Maybe Succession ends next week with Kendall successfully persuading the board to reject Matsson’s deal or even increasing the company’s value so much that he buys out the Swede. Or maybe it ends with Shiv slipping into the CEO role, having proved herself flexible enough to abandon her principles and make nice with the fascist she once tried to avoid for a photograph. I’m terrible at guessing where TV shows are headed, but neither of those outcomes seems likely based on the evidence. The Roy siblings are all useful stooges for men like Matsson and Mencken — they provide nothing if not “extraordinary access” — but there’s nothing really binding them to an extended relationship with the kids, as their brief conversation at the funeral reception suggests. They can see as clearly as Logan did that the surviving Roys are “not serious people” — unimaginative, powerless, and feckless. If any of them were really up for the job, they’d have won that kiss from Daddy.
Then again, what will they have inherited anyway? Armstrong isn’t so caught up in the Roy family drama to miss the larger picture of what Logan’s legacy has actually wrought. The context for this entire episode is that ATN has sowed the sort of chaos that weakens a democracy that we shouldn’t take for granted. America is a young country and more vulnerable than we assume, which is what Matsson suggests when he tells Shiv, “You are nearly as mature a democracy as Botswana.” Both the Bush v. Gore decision and the January 6 insurrection were recent phenomena, and the fact that we cannot agree that these events were, in fact, bad for democracy makes the torching of an election center in Wisconsin a plausible straw to break the camel’s back. Watching Succession these last couple of weeks has felt terrible because it feels familiar.
For folks like the Roys, though, we’re left to wonder if it matters. The great privilege of being among the superelite is that the changing of the guard doesn’t matter: Your life will be the same whether Obama or Trump or Jiménez or Mencken are president. The chaos that consumes New York City on the day of Logan’s funeral is viewed from inside the limo, above the streets, and outside the barricades. The mourners are totally insulated from the world they’ve created. When Roman decides, in the end, to ignore those protections and take out his fury and fecklessness on the little people he holds in such contempt, there’s a little satisfaction in seeing the results. He’s the rare billionaire foolish enough to fuck around and find out.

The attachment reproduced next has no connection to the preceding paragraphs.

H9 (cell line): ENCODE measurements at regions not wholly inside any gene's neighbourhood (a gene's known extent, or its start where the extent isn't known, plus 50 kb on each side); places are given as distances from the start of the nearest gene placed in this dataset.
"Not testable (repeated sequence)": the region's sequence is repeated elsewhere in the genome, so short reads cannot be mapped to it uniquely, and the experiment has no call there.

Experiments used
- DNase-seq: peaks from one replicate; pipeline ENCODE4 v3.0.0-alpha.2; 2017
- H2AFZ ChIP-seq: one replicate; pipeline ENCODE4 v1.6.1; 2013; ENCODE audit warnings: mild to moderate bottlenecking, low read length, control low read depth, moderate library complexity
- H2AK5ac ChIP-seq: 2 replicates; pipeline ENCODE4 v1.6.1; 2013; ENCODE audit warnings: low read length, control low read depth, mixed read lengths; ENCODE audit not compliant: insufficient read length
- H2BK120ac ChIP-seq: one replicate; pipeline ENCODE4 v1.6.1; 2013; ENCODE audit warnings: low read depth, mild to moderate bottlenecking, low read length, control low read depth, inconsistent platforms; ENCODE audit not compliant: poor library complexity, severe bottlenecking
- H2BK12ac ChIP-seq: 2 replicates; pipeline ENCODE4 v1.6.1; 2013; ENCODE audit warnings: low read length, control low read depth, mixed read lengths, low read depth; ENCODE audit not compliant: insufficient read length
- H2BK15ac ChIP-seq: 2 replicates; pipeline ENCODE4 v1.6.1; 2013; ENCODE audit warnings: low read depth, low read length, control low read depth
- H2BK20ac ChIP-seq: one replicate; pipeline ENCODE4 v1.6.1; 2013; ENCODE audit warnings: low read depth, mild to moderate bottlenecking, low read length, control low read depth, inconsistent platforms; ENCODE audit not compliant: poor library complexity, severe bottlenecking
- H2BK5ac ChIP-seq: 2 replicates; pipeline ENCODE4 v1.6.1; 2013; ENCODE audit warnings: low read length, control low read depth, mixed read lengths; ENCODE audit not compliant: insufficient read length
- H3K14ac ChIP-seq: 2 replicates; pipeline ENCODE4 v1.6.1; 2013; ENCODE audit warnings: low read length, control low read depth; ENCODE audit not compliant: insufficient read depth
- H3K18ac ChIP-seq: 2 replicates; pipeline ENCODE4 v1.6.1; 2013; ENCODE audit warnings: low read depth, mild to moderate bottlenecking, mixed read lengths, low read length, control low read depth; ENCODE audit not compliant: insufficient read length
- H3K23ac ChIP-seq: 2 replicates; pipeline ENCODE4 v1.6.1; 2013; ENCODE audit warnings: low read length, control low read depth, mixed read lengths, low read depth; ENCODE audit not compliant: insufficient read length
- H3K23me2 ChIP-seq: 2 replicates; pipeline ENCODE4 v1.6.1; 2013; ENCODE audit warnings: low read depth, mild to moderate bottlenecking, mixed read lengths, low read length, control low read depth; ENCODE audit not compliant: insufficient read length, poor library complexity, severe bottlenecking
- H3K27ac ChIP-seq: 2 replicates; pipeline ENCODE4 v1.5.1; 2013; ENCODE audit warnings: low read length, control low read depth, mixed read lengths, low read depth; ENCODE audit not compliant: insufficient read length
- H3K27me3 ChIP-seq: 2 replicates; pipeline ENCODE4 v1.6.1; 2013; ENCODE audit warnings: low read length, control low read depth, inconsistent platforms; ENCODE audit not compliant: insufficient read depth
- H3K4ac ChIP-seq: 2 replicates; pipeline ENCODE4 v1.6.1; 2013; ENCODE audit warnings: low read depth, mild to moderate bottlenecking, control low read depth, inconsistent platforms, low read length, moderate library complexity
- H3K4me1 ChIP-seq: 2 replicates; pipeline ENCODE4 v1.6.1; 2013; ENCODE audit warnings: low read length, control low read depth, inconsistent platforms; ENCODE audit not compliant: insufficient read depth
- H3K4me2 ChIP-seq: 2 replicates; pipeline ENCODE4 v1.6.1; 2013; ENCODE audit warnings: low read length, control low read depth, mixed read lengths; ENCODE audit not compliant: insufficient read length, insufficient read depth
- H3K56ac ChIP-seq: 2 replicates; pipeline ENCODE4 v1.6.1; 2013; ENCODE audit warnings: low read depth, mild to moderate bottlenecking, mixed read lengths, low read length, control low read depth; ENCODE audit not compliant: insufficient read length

Sad-Sack Wasp Traps
• Solid advice from Shiv about burying GoJo’s bad numbers via this vivid exchange with Matsson: “I don’t know. If you have a little dickie, maybe you don’t go to the nudist beach.” “A tsunami just came in and washed everything away. No one is checking the dicks.”
• Pretty clear why Shiv dragged her feet in telling her brothers about her pregnancy. (Roman: “If I see you breastfeeding, I am going to have to jerk off.”) And hilarious that her mother knows right away.
• Gerri answering her own question about how her fellow executives feel about Logan passing: “Stockholm Syndrome crossed with a little China Syndrome.”
• Fantastic episode for Marcia. After her icy return home following Logan’s death, she shows a little mercy to Kerri when Caroline brings her to the row with his other wives and mistresses. They share a knowing laugh about Logan grinding his teeth when he sleeps. And when she encounters a vulnerable Shiv at the gravesite, she also puts aside their bad blood with a touching acknowledgment: “I loved him very much. I miss him very much. He broke my heart. And he broke your hearts, too.” The two scenes are connected by Marcia coming to terms with the fact that she shared this man with other people, and they’re feeling her ambivalence, too.
• Ewan’s speech is wonderfully wrought, too, but the note about Logan carrying guilt over his sister’s death from polio stands out. “He always believed that he brought the polio with him,” says Ewan. This echoes an important line from Kendall last week about family and inheritance: “Maybe the poison drips through.”
• When Shiv gets her opportunity to step to the podium, she offers an anecdote about playing outside her dad’s office that’s perhaps meant to be a light joke about his fiery temperament, but doesn’t land what way. The key line flashes back to that moment at the family’s country estate when her father made a promise to her that he wouldn’t keep. “When he let you in, when the sun shone, it was warm,” she says. “It was warm in the light.” (See also: Gwyneth Paltrow talking about Jude Law’s narcissistic character in The Talented Mr. Ripley: “It’s like the sun shines on you, and it’s glorious. And then he forgets you, and it’s very, very cold.”)
• Everything about Logan’s tomb is amazing. The gaudy enormity of it (“Was he in a bidding war with Stalin and Liberace?”), the fact that he picked it from a dot-com pet-supply guy (“Wow. Cat food Ozymandias.”), and the stack of available spaces in the walls (“I wouldn’t say no to a top bunk”). Roman cannot get in the fun, however. He can’t even bring himself to go inside.
• Shiv and Tom, about his skipping the big event: “You would never have dared not to come to his funeral when he was alive.” “The thing about your dad is he’s lost a lot of influence over the last few days.”